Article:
BT is 5.1 and supports multi-point connections (to a PC and the phone)
NFC – Google Pay chip reader
GPS – Single-band 10m accuracy
Sensors include combo Accelerometer and Gyroscope (this usually results in very sensitive auto-rotate), eCompass, Proximity, and Ambient light. The under-glass Goodix fingerprint sensor was 100% accurate and fast. Its Face ID is not nearly as fast or accurate.
USB-C 2.0 maximum 480Mbps (60MBps) half-duplex. Our excellent Orico 1TB IV300 external SSD reaches 41/25MBps – reflecting the USB 2.0 bottleneck.
LTE and 5G – for Australia
This is a single sim model for Telstra (it has dedicated microSD as well). It has eight antennae for 360° coverage, which means the signal does not drop like a typical two-antenna device if you hold it wrong!
It supports 4G bands 1, 2, 3, 4, 5, 7, 8, 12, 17, 18, 19, 20, 26, 28, 66 – pretty well a world phone covering all Australian telco brands. It supports VoLTE (voice calls over 4G), and VoWi-Fi (Wi-Fi calling) is limited to Telstra pre-plans and Boost Mobile (that we use to test smartphones).
Test: Telstra has screwed with our local tower refarming 3G to 5G and apparently turning off Band 28 as well – the result is terrible reception. So we now test at a line-of-site position approx. 1km from the tower. So, it is not a fair comparison to previous reviews.
Signal strength: -89dBm (good) and signal strength of 700fW to 1.3pW – superb
It does not pick up adjoining towers like other OPPO competitors (it could be a new location issue).
Data: It averages 16.4/18Mbps/37ms DL/UL/Ping – average.
5G bands are sub-6GHz and low-band n5, 8, 20, 40, 41, 66, 77 and 78. This phone is initially Telstra-locked and must be activated on its network before use anywhere else. We can’t test 5G speed but expect a between 200-400/30Mbps DL/UL with a good signal. Some reports say that 5G sucks the battery giving about three hours of screen-time.
Summary: It is a good city and suburban phone but not for regional use.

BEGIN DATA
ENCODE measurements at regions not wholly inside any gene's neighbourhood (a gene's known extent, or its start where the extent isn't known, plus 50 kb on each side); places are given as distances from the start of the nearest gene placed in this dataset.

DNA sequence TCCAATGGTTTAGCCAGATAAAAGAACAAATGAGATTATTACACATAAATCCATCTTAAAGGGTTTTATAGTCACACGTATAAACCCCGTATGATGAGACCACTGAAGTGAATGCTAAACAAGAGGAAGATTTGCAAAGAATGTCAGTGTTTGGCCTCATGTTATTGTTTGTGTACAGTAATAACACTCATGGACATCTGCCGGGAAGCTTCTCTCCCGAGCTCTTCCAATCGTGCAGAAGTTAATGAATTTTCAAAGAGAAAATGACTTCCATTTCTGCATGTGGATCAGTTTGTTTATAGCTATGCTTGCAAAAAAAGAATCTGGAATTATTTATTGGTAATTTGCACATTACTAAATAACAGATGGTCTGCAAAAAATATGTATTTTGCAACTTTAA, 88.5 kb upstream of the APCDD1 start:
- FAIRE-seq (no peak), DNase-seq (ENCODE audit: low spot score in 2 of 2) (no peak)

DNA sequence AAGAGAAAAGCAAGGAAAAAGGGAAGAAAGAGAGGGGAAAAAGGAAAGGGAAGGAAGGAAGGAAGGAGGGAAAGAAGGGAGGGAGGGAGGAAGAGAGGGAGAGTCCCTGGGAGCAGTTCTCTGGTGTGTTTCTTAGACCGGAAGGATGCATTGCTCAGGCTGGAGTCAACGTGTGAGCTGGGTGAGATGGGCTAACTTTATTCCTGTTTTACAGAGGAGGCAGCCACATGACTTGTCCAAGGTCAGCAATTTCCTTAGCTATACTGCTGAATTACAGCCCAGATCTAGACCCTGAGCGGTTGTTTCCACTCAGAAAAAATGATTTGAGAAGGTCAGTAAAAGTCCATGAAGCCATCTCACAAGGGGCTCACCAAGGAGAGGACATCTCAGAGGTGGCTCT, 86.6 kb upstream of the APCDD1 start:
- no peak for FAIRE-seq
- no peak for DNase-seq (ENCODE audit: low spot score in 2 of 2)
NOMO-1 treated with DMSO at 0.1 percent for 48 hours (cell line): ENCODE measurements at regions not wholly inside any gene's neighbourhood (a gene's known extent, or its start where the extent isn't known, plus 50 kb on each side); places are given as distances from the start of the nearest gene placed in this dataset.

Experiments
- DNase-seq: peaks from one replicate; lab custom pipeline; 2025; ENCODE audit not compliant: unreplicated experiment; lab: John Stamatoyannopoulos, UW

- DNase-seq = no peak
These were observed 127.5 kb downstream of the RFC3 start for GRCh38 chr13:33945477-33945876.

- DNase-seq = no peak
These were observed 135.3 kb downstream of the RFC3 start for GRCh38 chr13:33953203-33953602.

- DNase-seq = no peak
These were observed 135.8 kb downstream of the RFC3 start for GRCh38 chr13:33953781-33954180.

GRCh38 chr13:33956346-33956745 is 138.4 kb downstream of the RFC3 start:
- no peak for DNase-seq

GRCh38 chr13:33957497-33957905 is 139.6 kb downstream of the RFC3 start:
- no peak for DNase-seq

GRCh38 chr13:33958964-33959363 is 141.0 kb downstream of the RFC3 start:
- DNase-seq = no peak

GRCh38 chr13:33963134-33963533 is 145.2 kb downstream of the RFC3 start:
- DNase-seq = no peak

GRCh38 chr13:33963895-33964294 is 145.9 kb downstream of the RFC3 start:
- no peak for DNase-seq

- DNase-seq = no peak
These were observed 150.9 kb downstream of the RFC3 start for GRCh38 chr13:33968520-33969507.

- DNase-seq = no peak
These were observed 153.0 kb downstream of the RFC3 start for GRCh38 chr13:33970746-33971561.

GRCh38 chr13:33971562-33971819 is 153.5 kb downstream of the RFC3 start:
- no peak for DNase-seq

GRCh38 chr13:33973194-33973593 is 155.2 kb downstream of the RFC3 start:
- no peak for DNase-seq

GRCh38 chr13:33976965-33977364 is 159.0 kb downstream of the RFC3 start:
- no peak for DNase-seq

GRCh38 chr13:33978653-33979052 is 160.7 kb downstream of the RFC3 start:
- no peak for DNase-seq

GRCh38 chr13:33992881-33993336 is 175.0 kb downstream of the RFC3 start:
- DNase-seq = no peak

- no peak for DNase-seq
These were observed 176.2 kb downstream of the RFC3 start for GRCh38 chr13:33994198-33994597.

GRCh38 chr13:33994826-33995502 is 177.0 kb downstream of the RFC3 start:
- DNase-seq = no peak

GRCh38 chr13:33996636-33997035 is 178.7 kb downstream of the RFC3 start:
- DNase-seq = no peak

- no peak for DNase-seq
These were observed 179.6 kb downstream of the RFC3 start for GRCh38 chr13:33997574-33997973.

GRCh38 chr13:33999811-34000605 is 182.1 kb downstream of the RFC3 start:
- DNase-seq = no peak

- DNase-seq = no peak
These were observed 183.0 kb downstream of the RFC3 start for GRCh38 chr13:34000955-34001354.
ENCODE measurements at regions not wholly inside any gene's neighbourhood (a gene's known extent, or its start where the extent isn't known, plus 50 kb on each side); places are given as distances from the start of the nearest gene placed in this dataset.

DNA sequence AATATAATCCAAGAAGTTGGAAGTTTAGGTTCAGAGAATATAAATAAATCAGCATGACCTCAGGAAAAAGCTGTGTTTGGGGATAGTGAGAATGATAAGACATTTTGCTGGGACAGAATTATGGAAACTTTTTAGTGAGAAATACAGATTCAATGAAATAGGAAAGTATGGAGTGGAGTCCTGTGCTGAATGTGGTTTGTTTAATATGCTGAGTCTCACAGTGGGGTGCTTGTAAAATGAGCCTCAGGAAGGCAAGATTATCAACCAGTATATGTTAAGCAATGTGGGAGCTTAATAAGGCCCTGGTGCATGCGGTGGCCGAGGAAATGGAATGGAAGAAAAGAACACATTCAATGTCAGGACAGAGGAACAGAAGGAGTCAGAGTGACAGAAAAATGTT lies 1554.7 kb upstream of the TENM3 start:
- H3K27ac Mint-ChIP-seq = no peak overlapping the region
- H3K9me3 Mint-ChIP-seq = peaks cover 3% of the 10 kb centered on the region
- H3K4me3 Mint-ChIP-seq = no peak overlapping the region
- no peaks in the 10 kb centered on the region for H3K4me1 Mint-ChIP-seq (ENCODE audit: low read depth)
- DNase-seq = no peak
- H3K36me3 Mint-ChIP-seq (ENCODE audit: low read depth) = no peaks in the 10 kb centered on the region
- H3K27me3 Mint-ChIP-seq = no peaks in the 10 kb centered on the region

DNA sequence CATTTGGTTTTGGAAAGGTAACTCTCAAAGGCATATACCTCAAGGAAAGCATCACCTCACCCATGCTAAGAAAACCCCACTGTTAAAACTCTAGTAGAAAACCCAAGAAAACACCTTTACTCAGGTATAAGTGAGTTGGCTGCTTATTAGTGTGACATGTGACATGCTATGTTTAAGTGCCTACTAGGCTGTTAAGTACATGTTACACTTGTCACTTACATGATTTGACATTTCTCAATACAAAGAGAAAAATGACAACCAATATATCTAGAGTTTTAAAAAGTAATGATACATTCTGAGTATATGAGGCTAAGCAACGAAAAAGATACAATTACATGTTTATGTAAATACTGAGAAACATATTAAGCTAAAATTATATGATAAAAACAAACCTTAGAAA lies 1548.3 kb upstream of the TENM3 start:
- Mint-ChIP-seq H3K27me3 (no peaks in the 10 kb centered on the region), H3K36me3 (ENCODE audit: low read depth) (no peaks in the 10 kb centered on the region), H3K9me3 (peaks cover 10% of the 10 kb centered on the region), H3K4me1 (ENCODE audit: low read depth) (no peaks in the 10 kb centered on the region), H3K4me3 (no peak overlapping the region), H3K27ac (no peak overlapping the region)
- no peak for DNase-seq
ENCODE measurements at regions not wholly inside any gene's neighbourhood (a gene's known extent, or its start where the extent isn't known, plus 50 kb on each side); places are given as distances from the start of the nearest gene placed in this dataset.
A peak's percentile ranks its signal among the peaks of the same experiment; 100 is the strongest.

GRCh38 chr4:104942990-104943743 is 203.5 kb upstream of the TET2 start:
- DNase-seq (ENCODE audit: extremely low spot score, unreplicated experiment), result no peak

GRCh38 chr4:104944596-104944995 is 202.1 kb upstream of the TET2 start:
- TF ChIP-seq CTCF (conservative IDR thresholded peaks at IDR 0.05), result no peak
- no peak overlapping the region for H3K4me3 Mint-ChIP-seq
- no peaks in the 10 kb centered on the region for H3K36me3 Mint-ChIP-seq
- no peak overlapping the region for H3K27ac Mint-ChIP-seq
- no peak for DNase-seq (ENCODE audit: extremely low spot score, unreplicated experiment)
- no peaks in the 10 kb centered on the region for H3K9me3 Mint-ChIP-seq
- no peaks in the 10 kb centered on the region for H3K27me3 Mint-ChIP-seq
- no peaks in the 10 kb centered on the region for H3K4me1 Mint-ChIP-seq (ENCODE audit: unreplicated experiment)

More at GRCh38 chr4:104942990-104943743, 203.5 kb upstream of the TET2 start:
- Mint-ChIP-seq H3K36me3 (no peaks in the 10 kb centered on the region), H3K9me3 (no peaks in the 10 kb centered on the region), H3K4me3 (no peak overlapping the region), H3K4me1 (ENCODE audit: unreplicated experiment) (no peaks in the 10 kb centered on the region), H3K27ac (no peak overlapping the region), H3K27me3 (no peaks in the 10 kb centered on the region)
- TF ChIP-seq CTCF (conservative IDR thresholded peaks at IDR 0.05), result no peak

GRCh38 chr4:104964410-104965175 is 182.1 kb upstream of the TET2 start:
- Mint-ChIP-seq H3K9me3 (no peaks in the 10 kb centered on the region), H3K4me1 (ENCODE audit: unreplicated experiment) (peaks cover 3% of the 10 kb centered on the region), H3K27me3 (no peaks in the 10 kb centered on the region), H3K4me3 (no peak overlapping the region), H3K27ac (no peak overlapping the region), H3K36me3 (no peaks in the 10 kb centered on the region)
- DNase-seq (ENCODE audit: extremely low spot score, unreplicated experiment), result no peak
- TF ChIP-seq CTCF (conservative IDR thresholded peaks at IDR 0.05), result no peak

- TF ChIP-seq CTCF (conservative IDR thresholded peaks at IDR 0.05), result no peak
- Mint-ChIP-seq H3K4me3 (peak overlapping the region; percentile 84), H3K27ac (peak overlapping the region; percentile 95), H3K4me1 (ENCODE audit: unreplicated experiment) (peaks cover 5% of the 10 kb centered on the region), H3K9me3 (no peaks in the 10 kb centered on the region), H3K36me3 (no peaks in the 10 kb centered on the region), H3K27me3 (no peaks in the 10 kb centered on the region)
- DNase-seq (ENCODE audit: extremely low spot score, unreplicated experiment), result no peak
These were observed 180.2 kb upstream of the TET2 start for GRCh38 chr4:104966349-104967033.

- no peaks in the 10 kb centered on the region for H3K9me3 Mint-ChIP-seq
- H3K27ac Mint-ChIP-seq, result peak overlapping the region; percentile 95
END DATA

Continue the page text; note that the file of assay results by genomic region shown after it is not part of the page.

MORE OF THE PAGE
Battery – 30W VOOC is excellent
It has a 4300mAh battery and VOOC charger (5V/2A/10W and 5V/6A/30W). It can also use any USB-C PD or QC charger.
GFX Bench Manhattan: 483.2 minutes (7.3 hours) and 1911 frames
Video loop 50% screen/volume/on-device: 15 hours
Video loop Netflix, Wi-Fi, 50% screen/volume: 12 hours
MP3 play 50% volume/on-device: 24+ hours
100% battery drain screen auto: 8.5 hours
0-100% charge <60 minutes
There is a super low power mode for night using <2% in eight hours.
Depending on your use, it should last at least two days on 4G and 1.5 on 5G.
Sound – Mono
We don’t do frequency response tests on mono down-firing speakers as they are all optimised for clear voice. That means no bass, increasing to high mid and low treble (mid-centric).
Bluetooth 5.1 has SBC and AAC. The website claims Qualcomm aptX, aptX HD and LDAC, but the MediaTek chip does not support these and we could not enable them. It provides loud and clear BT headphone connections.
Handsfree is adequate. It is a little quiet, although the dual top/bottom mics do a reasonable job.
Media – 70dB
Ring – 75dB
Earpiece – 50dB
Handsfree – 70dB
Build – OPPO quality
At 160.1 x 73.4 x 7.8mm x 173g, it is tall and slim – nice and pocketable. The back is vacuum deposit polycarbonate, the frame is polycarbonate, and the front is toughened glass. It has no IP rating.